Ahmadi Religion members have also reported violence and threats by state-sponsored militias in Iraq, leaving them vulnerable and unprotected. These incidents involved armed attacks targeting their homes and vehicles, with assailants openly declaring they are considered apostates deserving death, effectively denying them of any form of protection.
The persecution of the Ahmadi Religion stems from its core teachings that diverge from certain traditional beliefs within Islam. These teachings include the acceptance of practices such as consuming alcoholic beverages and recognizing the choice of women regarding the wearing of the headscarf. Additionally, members of the religion question specific prayer rituals, including the notion of mandatory five daily prayers, and hold the belief that the month of fasting (Ramadan) falls in December each year. They also challenge the traditional location of the Kaaba, Islam’s holiest site, asserting it is in modern-day Petra, Jordan, rather than Mecca.
The persecution of this religious minority has escalated significantly following the release of “The Goal of the Wise,” the official gospel of their faith. The scripture was authored by Abdullah Hashem Aba Al-Sadiq, the religious leader who asserted to fulfill the role of the promised Mahdi awaited by Muslims to appear towards the end of times.
Braving the unknown towards freedom
Having gradually traveled to Turkey, over 100 members of the Ahmadi Religion received support from fellow members who had already settled there, fostering a sense of unity through their online connections. Despite the challenges they faced, they persevered in their quest to find a persecution-free home amidst their shared experiences of trauma.
Faced with this dire situation, they turned to the United Nations High Commissioner for Refugees (UNHCR) in Bulgaria, the State Agency for Refugees (SAR), and the Bulgarian Ministry of Foreign Affairs in the hopes of securing a safe haven. Unfortunately, their plea for humanitarian visas was met with disappointment as all avenues proved unfruitful.
In light of their challenging circumstances, the group decided to gather at the official Kapikule border crossing, the gateway between Turkey and Bulgaria on Wednesday, May 24, 2023, to request asylum directly from the Bulgarian Border Police. Their course of action aligns with the provisions set forth in Article 58(4) of the Law on Asylum and Refugees (LAR) which affirms that asylum can be sought by presenting a verbal statement to the border police.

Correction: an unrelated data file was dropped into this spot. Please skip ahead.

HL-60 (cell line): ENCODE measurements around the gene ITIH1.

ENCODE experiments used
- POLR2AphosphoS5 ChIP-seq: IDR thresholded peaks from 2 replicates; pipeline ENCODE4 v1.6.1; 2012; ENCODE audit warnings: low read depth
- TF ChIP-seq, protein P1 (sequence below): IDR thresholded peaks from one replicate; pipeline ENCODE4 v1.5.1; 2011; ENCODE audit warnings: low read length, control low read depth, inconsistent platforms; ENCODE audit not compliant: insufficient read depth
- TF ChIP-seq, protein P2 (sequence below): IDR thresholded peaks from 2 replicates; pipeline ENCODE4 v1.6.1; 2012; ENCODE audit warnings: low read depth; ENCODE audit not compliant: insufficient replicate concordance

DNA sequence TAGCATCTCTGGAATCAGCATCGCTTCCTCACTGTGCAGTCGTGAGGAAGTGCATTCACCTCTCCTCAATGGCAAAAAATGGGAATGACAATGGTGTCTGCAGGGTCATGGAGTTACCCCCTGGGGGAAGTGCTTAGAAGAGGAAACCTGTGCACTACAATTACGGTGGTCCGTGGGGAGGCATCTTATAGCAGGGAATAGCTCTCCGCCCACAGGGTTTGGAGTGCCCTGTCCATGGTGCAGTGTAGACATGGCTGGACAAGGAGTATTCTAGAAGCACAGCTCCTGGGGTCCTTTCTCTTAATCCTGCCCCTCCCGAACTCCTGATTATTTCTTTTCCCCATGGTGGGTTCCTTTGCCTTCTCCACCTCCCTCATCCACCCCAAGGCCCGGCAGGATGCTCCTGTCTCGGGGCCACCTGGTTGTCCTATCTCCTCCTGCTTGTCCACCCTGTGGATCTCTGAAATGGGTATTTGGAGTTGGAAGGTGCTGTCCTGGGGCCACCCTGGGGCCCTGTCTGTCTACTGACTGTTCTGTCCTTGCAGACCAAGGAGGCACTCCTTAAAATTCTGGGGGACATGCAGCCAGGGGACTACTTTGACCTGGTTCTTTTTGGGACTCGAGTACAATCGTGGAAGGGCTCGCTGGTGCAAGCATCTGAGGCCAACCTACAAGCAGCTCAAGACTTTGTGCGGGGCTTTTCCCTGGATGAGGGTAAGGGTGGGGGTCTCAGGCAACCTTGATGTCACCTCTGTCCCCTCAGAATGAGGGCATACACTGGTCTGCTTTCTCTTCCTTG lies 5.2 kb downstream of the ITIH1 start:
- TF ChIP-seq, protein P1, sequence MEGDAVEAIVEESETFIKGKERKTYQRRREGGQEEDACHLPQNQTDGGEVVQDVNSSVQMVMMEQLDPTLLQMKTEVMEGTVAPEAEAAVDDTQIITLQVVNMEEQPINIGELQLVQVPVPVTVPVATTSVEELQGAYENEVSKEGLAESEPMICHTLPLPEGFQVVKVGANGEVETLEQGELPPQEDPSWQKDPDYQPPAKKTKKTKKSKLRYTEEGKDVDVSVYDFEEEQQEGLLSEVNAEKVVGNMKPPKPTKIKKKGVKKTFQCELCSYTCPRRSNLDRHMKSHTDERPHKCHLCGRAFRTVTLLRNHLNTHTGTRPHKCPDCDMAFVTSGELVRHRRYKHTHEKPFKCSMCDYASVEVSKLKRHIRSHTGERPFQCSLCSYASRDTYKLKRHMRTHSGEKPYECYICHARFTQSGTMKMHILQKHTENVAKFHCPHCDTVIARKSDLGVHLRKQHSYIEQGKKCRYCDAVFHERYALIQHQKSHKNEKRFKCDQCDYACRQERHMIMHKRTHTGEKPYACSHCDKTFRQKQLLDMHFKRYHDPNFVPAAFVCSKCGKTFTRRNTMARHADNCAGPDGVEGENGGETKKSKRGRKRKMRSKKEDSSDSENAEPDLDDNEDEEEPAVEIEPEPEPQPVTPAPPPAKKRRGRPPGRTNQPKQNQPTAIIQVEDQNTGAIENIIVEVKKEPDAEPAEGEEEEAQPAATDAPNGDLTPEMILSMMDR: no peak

The Border Violence Monitoring Network, along with 28 other organizations, issued an open letter urging the Bulgarian authorities and to the European Border and Coast Guard Agency (Frontex) to fulfill their obligations under European Union law, and international human rights law. These laws include Article 18 of the EU Charter of Fundamental Rights, the 1951 Geneva Convention Relating to the Status of Refugees, and Article 14 of the Universal Declaration of Human Rights.
In Bulgaria, several human rights organizations have coordinated to grant protection to the group and allow them an opportunity to lodge an application for international protection at the Bulgarian border, an effort that was spearheaded by the Association on Refugees and Migrants in Bulgaria. Many other organizations in Bulgaria have endorsed this statement, such as Mission Wings and the Centre for Legal Aid, Voices in Bulgaria.
Their desperate bid for safety was encountered with oppression and violence, as they were forcibly blocked by the Turkish authorities, subjected to beatings with batons, and threatened with gunshots. Now detained, their future remains uncertain. Their greatest fear is to be deported back to their homes, where death might be waiting for them, due to their religious beliefs.
The perilous journey undertaken by this minority group raises crucial questions about the integrity of borders and the commitment of EU member states to uphold human rights. Their struggles serve as a reminder of the need for solidarity to protect basic human rights and preserve the dignity of everyone, regardless of their religious affiliation.